Evaluation of Albuminuria HIV-Infected Patients
This study will examine the following: 1) how common albuminuria and proteinuria are among HIV-positive patients, 2) what causes albuminuria or proteinuria in these patients and 3) whether the condition becomes more severe over time. HIV-infected people are more likely than others to develop kidney disease. The earliest indicator of the possible presence of kidney disease is albuminuria (increased amounts of the protein albumin in the urine). A later indicator is the appearance of other proteins, a condition called proteinuria.
HIV-infected patients 8 years of age and older who do not have diabetes, chronic kidney disease or cancer may be eligible for this study.
Participants provide a urine sample during three visits as follows: the first upon enrollment in the study, a second 3 months later, and a third about 6 months after that. Blood samples are drawn at the first and last visits. At the first visit a medical history is taken and blood pressure, height, weight, waist circumference, hip circumference and upper arm skin thickness are measured.
Participants who are found to have albuminuria or proteinuria are asked to undergo a kidney biopsy for research purposes. The procedure is optional. Participants who develop heavy proteinuria may be recommended to undergo a kidney biopsy in order to determine the nature of the kidney disease and begin treatment. The biopsy requires a 2-day hospital stay. For the procedure, an anesthetic is given to numb the skin and a needle is inserted and guided into the kidney to withdraw a small tissue sample. The needle is passed twice, and possibly three times. Following the procedure, the subject remains in bed rest for at least 10 hours to minimize the risk of excessive bleeding.
HIV-Associated Focal Segmental Glomerulosclerosis
HIV-Associated Collapsing Glomerulopathy
Renal Tubular Toxicity
|Study Design:||Time Perspective: Prospective|
|Official Title:||Prospective Evaluation of Albuminuria in HIV Positive Patients|
|Study Start Date:||August 2007|
Problem: The appropriate approach to screening patients for early HIV-associated kidney disease is unknown. Recently, screening for microalbuminuria has been proposed; the clinical implications of finding microalbuminuria in this population are unknown, as several disease processes may contribute to microalbuminuria in this setting.
Background: Renal disease is becoming more common as patients with HIV disease live longer. Renal diseases in this population include glomerular diseases (collapsing glomerulopathy, immune complex glomerulonephritis, diabetic nephropathy, and hypertensive glomerulosclerosis) and various tubular diseases. Systemic endothelial dysfunction, occurring as part of metabolic syndrome and related disorders such as hypertension, hyperlipidemia, and insulin resistance, is also associated with microalbuminuria.
Study Objective: We wish to determine whether screening for microalbuminuria will detect early stage glomerular disease. We also wish to determine whether in some subjects renal histology is normal and microalbuminuria is a manifestation of metabolic syndrome, including HIV-associated lipodystrophy.
Design: We will use a cross-sectional study design.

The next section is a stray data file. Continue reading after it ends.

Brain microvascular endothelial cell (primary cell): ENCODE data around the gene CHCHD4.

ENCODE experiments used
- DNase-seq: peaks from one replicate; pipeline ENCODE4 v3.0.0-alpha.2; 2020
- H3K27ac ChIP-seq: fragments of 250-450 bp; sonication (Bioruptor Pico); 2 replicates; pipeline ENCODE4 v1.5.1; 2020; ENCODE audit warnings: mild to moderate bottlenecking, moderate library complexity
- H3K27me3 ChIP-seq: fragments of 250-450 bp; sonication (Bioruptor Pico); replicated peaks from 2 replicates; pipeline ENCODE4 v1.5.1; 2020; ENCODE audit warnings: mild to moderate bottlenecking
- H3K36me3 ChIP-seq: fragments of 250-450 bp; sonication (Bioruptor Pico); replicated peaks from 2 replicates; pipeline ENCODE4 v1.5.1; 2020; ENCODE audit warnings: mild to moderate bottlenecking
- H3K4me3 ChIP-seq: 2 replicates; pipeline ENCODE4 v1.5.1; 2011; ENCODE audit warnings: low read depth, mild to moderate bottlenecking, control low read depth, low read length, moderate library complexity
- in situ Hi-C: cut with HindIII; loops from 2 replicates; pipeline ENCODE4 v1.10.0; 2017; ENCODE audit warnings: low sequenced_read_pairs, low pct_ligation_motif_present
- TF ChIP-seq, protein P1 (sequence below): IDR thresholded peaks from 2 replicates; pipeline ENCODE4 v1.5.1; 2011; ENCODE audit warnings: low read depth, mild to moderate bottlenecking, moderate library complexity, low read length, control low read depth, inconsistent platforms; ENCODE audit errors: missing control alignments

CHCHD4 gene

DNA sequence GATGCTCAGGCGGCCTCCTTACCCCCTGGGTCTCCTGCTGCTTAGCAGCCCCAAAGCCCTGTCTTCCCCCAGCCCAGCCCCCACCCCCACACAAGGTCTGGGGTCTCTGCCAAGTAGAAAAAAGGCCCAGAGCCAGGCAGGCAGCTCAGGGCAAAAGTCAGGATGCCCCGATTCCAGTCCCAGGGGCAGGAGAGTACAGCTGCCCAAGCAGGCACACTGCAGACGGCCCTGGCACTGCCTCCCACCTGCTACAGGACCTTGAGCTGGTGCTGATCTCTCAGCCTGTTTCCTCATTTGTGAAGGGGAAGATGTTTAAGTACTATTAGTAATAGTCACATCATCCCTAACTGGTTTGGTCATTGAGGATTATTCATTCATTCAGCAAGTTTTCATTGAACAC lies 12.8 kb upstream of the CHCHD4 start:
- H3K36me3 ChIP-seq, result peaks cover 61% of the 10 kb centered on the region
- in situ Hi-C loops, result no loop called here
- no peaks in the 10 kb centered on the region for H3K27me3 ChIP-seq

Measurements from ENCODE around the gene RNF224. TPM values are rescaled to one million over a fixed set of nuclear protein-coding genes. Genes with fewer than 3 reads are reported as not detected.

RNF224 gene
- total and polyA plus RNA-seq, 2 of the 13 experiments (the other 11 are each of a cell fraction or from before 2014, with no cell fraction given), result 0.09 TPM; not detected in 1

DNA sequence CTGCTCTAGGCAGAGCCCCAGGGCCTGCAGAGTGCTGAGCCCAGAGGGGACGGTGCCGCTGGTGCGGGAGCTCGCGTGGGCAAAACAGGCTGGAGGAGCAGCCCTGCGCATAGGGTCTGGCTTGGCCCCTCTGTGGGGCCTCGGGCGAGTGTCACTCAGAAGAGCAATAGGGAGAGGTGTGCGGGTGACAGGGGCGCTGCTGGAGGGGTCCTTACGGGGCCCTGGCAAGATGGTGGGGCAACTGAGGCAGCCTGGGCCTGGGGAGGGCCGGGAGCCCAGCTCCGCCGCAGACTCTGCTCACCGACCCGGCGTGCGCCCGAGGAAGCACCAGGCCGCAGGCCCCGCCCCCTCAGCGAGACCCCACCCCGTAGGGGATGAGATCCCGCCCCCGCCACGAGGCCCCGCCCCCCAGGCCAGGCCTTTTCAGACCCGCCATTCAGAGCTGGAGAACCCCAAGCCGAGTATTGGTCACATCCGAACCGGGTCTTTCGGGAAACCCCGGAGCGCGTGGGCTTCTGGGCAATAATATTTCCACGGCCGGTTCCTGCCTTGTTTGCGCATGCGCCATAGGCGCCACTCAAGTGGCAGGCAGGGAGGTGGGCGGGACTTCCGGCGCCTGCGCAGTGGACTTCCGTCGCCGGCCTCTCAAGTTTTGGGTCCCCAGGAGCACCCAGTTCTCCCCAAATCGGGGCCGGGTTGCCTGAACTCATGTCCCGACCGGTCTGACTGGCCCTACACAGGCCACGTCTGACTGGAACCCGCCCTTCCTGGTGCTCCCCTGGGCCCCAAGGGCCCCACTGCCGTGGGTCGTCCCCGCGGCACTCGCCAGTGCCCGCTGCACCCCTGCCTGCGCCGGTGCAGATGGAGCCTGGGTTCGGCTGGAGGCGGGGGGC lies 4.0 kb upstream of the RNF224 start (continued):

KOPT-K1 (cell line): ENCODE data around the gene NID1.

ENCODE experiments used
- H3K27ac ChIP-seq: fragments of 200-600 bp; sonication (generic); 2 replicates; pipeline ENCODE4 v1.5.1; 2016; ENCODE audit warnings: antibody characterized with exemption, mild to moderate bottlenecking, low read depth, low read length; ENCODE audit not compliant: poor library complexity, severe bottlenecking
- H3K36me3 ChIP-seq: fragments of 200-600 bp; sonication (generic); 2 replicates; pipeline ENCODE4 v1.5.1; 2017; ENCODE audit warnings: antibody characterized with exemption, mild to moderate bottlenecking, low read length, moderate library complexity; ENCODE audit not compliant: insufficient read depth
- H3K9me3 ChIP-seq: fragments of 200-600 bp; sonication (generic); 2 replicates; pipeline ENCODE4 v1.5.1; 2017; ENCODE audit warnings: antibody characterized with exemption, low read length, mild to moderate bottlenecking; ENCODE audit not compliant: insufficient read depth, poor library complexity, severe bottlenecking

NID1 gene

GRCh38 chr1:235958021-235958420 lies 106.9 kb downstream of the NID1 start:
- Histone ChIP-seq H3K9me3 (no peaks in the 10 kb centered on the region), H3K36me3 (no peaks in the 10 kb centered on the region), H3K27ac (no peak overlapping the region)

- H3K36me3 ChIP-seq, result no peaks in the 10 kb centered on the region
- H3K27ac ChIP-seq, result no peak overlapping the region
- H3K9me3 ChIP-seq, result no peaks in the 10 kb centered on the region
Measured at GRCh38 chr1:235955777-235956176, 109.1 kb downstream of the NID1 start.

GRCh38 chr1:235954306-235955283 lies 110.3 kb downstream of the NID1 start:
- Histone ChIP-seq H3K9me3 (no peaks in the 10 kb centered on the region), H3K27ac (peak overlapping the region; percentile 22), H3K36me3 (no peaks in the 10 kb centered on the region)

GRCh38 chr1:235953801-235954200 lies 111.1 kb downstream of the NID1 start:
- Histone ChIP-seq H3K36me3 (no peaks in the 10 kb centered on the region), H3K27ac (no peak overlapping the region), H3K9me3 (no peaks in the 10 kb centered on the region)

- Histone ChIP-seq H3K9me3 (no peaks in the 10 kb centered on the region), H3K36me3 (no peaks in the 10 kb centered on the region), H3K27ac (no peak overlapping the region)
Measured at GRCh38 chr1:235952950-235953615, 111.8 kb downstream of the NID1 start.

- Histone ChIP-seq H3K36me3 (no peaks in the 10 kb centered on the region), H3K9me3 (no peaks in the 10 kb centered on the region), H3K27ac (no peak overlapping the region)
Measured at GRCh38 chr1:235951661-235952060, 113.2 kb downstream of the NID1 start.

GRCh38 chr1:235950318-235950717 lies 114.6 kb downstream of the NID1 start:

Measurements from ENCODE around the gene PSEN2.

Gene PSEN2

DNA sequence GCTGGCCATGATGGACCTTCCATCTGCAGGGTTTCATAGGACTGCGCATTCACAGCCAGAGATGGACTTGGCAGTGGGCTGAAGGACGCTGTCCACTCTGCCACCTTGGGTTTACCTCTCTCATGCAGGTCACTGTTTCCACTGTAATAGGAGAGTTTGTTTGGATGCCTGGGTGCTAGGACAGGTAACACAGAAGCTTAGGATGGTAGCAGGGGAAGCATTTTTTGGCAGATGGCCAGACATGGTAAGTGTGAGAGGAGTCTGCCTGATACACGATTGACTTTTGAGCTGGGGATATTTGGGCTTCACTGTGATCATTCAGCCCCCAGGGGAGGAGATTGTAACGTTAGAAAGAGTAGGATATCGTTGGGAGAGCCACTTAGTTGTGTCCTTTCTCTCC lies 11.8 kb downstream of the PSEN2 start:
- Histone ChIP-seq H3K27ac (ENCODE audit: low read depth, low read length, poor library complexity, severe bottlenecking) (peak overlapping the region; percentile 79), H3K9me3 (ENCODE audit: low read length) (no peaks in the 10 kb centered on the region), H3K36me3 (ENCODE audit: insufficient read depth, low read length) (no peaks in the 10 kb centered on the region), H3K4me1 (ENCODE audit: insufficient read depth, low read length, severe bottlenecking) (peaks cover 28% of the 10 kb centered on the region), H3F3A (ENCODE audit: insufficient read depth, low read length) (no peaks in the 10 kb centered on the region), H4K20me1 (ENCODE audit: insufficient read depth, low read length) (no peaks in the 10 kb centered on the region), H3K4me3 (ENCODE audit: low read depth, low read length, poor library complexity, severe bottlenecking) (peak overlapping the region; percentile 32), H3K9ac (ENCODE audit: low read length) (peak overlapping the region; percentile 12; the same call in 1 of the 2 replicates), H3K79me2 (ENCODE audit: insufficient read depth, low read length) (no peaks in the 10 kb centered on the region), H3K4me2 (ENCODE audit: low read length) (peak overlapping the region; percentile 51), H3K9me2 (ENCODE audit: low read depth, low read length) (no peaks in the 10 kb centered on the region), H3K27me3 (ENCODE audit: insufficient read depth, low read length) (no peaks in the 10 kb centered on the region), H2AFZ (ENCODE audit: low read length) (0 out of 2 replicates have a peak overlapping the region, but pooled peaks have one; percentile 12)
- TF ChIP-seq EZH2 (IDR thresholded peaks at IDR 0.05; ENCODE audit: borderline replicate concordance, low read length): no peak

Population: We will enroll 280 patients with HIV disease, to the extent practical enrolling consecutive patients in the NIAID Longitudinal HIV Clinic and the Washington Hospital Center HIV Clinic. This sample size was determined using an estimated population prevalence of microalbuminuria of 20%, with a 90% confidence interval of 5%. We will exclude patients with diabetes (as screening using urinary albumin excretion is well-established in clinical practice) and with established chronic kidney disease, defined as macroproteinuria (as these patients have been identified by a well-established screening test).
Methods: We will collect three urine samples, at three month intervals, for urine albumin/creatinine and protein/creatinine ratio. We will also collect data on blood pressure, anthropomorphometric parameters, and various serologic testing. Patients with persistent microalbuminuria will undergo renal biopsy. Using frozen blood cells, we will prepare DNA for genetic testing.
Analysis: We will determine the prevalence of microalbuminuria in the HIV population sample under study. We will determine the clinical implications of microalbuminuria, specifically how often HIV-associated collapsing glomerulopathy, HIV-associated glomerulonephritis, or other histologic disease is present. We will correlate the quantitative measure of urinary albumin with 1) the presence or absence of metabolic syndrome and with 2) various quantitative variables associated with metabolic syndrome. Finally, we will analyze kidney injury genes, in particular MYH9, to identify genes that predispose to microalbuminuria.
Future Studies: If this study suggests that the presence of microalbuminuria identifies patients who are likely to have early glomerular disease, we will consider undertaking a prospective controlled trial testing whether therapy with an angiotensin blocker can revert microalbuminuria and reduce progression to macroproteinuria.
|United States, District of Columbia|
|Washington Hospital Center|
|Washington, District of Columbia, United States, 20010|
|United States, Maryland|
|National Institutes of Health Clinical Center, 9000 Rockville Pike|
|Bethesda, Maryland, United States, 20892|
|Principal Investigator:||Jeffrey B Kopp, M.D.||National Institute of Diabetes and Digestive and Kidney Diseases (NIDDK)|